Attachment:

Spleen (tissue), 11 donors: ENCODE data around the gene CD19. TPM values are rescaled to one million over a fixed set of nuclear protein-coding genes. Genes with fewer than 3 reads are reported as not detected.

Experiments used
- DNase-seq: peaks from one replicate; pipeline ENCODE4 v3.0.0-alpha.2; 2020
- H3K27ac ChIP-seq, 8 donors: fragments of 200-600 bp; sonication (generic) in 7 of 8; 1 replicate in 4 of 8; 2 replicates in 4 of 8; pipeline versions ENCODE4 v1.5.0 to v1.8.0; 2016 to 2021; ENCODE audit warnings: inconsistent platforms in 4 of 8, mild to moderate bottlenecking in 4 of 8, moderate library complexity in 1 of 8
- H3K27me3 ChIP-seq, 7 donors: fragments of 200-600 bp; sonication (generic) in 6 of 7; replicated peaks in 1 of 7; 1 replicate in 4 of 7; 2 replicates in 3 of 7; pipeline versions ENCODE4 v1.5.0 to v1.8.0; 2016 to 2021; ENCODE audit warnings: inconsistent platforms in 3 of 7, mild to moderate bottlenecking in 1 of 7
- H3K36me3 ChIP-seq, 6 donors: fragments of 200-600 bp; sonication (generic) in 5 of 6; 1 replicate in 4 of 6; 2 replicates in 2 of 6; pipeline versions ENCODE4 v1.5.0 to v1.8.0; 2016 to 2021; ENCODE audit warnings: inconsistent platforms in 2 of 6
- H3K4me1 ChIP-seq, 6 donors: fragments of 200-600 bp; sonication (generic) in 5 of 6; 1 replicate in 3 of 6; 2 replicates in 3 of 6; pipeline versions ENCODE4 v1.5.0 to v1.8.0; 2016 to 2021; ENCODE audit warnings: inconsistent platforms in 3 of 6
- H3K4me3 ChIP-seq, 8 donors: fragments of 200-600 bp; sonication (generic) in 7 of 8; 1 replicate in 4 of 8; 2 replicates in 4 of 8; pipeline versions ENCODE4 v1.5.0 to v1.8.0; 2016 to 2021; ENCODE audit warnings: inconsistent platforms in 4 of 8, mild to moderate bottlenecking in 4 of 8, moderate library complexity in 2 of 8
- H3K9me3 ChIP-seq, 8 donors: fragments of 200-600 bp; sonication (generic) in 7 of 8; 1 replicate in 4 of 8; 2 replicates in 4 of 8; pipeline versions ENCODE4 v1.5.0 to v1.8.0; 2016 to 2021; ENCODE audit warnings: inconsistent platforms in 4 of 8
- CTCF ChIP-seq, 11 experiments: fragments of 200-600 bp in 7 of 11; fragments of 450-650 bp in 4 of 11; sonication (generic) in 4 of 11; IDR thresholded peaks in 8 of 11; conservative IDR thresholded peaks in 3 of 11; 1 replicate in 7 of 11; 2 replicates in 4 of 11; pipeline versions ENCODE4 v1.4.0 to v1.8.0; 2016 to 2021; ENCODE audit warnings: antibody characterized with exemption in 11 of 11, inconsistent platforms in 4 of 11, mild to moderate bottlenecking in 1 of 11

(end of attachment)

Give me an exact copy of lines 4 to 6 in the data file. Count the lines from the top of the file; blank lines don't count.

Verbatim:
- H3K27ac ChIP-seq, 8 donors: fragments of 200-600 bp; sonication (generic) in 7 of 8; 1 replicate in 4 of 8; 2 replicates in 4 of 8; pipeline versions ENCODE4 v1.5.0 to v1.8.0; 2016 to 2021; ENCODE audit warnings: inconsistent platforms in 4 of 8, mild to moderate bottlenecking in 4 of 8, moderate library complexity in 1 of 8
- H3K27me3 ChIP-seq, 7 donors: fragments of 200-600 bp; sonication (generic) in 6 of 7; replicated peaks in 1 of 7; 1 replicate in 4 of 7; 2 replicates in 3 of 7; pipeline versions ENCODE4 v1.5.0 to v1.8.0; 2016 to 2021; ENCODE audit warnings: inconsistent platforms in 3 of 7, mild to moderate bottlenecking in 1 of 7
- H3K36me3 ChIP-seq, 6 donors: fragments of 200-600 bp; sonication (generic) in 5 of 6; 1 replicate in 4 of 6; 2 replicates in 2 of 6; pipeline versions ENCODE4 v1.5.0 to v1.8.0; 2016 to 2021; ENCODE audit warnings: inconsistent platforms in 2 of 6